A first catheter steering plane marker embodiment 30 is depicted in FIGS. 2 and 3, wherein FIG. 2 is a perspective view of a catheter end portion 18 and FIG. 3 is an end elevational view of the embodiment 30 depicted in FIG. 2. The generally cylindrical catheter end portion 18 includes a distal end 32 having a rounded catheter tip 20 engaged thereto. Such catheter tips 20 are generally composed of stainless steel. A steering plane marker means 34 is disposed within the tip 20, and the catheter tip 20 is engaged to the catheter end portion 18, such that the marker means 34 resides in the steering plane 28 of the catheter end portion 18. In this preferred embodiment, the marker means 34 is shaped as a cylindrical plug member that is disposed within a cylindrical cavity 42 formed within the tip 20. The outer surface 46 of the marker plug 34 is shaped to smoothly conform with the outer surface 48 of the tip 20. The marker plug 34 is composed of a material which provides a darker fluoroscopic image than the tip 20, such that the marker plug 34 is more visible to the physician than the surrounding tip. Preferred marker plug materials include platinum, barium, bismuth, gold, and other materials that provide a contrasting fluoroscopic image.

FIGS. 4 and 5 depict the catheter end portion 18 of the present embodiment 30 having the steering marker plug 34 disposed in the tip 20 thereof. It is to be understood that FIGS. 4 and 5 depict the operational orientations of a bi-directional steering catheter 10, wherein FIG. 4 depicts a left hand curve 52 and FIG. 5 depicts a right hand curve 54. A comparison of FIGS. 4 and 5 shows that the steering plane marker 34 of FIG. 4 is disposed on the interior portion 56 of the curve 52, whereas in FIG. 5, the steering plane marker 34 is disposed on the outer portion 58 of the curve 54. Because the catheter guide tube 16 may become convoluted during utilization particularly from the arterial passage, it is to be understood that the steering plane marker 34 provides information to the physician regarding which direction to turn the steering handle control knob 26 to tighten or loosen the curve 52 or 54, depending upon the orientation of the fluoroscopically visible steering plane marker 34.

FIGS. 6 and 7 depict a first alternative steering plane marker embodiment 60, in which FIG. 6 is a perspective view of the catheter end portion 18, and FIG. 7 is an end view thereof. As depicted in FIG. 6, a catheter tip 20 is engaged to the distal end 32 of the catheter end portion 18. The catheter tip 20 has a bisecting mid-plane 64 which is perpendicular to the catheter's bi-directional steering plane 28, such that a top half 66 of the tip 20 is distinct from the bottom half 68 of the tip 20. In the preferred embodiment, one of the two halves, such as 68, is composed of a standard material such as stainless steel, whereas the other half 66 forms a marker means that is composed of a more fluoroscopically visible material, such as platinum or the other materials identified hereabove regarding marker plug 34. As with marker embodiment 30 described above, the tip 20 with marker 66 is engaged to the distal end 32 of the catheter end portion 18, such that the marker 66 resides in the steering plane 28 of the catheter end portion 18. A comparison of FIGS. 3 and 7 reveals the similarity of embodiments 30 and 60, wherein it is seen that the marker plug 34 in FIG. 3 may be thought of as being replaced by a marker half-tip 66 of FIG. 7. The advantage of the marker embodiment 60 of FIG. 7 is that the marker 66 is physically larger, and therefore more fluoroscopically visible to the user.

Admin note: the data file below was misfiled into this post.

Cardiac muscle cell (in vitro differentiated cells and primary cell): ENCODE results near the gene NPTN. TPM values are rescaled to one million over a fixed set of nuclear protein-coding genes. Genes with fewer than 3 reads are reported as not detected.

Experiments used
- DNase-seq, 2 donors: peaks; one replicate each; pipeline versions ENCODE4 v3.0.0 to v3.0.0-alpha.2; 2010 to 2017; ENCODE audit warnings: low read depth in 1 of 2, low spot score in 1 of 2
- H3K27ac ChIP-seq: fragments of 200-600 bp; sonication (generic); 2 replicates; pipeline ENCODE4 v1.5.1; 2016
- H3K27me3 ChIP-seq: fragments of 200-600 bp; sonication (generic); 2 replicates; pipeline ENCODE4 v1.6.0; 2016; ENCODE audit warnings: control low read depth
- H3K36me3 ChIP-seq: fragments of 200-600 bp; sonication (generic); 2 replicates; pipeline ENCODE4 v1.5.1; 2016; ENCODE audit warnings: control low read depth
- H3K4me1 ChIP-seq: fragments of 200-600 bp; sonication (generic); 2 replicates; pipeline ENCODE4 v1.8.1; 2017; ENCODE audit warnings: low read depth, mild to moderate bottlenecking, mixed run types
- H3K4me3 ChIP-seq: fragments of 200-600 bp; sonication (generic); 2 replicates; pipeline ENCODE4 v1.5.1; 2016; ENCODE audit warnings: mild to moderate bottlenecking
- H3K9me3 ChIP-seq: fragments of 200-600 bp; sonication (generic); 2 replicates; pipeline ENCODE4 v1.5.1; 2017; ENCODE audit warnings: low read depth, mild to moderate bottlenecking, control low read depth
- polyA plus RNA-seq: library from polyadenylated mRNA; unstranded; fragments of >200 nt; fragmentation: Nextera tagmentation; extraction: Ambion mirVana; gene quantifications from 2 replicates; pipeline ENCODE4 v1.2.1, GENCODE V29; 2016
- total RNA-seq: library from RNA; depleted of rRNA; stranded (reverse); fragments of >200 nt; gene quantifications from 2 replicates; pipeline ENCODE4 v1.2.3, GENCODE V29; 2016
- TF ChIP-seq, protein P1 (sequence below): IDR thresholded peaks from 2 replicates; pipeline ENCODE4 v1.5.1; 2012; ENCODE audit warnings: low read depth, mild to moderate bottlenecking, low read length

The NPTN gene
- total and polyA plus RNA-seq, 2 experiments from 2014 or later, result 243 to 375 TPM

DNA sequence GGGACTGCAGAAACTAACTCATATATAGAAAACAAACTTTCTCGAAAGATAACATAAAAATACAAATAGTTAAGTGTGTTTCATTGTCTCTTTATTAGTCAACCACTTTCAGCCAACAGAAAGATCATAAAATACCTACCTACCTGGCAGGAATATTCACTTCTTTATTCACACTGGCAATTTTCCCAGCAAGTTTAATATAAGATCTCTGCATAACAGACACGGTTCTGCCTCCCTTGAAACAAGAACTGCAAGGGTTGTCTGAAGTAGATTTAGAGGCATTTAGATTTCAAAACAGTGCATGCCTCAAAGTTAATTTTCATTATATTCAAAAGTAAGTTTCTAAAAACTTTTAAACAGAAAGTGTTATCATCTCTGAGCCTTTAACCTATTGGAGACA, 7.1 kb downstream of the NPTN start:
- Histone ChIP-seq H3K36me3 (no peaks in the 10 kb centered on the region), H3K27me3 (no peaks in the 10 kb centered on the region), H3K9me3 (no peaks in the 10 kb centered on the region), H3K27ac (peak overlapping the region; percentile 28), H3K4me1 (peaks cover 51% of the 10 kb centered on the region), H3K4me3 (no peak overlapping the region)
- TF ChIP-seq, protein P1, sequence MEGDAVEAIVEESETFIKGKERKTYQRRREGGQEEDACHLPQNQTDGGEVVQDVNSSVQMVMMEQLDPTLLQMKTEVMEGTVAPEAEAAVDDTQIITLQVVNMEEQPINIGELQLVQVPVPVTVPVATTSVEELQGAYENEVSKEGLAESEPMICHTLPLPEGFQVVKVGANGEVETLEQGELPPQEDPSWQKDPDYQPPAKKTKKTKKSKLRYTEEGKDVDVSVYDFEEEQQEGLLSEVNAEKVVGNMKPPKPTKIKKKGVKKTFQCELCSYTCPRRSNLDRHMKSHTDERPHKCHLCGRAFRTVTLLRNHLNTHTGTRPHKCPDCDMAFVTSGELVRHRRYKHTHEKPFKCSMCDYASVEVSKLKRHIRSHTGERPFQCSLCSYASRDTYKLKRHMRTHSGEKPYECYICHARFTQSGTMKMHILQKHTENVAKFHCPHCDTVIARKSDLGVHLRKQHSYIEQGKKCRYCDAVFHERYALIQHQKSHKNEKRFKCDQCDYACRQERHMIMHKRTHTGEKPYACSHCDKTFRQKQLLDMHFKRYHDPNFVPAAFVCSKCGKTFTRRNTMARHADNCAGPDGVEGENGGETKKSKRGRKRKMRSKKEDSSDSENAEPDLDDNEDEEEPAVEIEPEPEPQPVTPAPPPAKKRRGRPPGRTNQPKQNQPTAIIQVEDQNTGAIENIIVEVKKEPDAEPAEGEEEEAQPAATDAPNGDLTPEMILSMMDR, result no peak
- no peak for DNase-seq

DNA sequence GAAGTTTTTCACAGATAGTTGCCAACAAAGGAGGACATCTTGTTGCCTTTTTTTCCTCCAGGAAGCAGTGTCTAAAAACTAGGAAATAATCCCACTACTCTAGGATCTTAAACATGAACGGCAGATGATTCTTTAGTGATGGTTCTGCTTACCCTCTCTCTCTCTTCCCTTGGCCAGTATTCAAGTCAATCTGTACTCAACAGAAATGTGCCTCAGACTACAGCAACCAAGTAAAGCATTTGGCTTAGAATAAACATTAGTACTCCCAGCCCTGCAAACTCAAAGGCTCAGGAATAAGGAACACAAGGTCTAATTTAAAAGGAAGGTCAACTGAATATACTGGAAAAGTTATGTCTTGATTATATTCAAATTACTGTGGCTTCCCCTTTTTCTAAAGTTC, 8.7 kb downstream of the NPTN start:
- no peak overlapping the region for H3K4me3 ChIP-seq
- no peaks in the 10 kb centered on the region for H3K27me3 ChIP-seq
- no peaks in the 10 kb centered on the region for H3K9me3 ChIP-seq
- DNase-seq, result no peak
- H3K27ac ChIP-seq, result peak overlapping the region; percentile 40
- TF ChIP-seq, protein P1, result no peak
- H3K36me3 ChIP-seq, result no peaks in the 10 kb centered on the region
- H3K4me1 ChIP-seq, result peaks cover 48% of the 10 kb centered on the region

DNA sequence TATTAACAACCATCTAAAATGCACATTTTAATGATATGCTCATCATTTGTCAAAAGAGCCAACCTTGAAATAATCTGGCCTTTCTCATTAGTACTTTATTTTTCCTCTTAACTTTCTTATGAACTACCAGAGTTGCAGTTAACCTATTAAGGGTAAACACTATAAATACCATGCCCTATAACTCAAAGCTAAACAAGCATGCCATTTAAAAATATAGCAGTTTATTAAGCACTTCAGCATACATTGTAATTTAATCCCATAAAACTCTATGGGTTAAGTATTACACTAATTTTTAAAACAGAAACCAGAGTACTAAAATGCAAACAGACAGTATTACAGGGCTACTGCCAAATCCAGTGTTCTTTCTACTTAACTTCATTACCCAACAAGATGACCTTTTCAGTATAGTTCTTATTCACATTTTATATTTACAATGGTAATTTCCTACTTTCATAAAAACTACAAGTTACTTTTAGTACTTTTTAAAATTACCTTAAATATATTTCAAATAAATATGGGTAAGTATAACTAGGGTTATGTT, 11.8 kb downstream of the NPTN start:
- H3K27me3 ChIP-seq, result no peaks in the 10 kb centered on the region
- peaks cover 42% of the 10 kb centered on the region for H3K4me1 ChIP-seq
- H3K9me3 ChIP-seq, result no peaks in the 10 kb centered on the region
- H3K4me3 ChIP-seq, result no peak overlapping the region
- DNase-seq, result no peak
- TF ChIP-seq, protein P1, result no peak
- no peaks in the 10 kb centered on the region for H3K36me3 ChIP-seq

FIGS. 8 and 9 depict the marker embodiment 60 of FIGS. 6 and 7 when disposed in a left hand curve 72 (FIG. 8) and a right hand curve 74 (FIG. 9) of a bi-directional catheter 10. FIGS. 8 and 9 are comparable to FIGS. 4 and 5 in that they depict how the orientation of the fluoroscopically visible marker 66 provides information to the user regarding the location and orientation of the end portion 18 of the catheter. For further comprehension of the invention, the marker 66 is shown disposed on the outside surface 76 of the left hand curve 72 of FIG. 8, whereas the marker 66 is shown on the inside surface 78 of the right hand curve 74 of FIG. 9.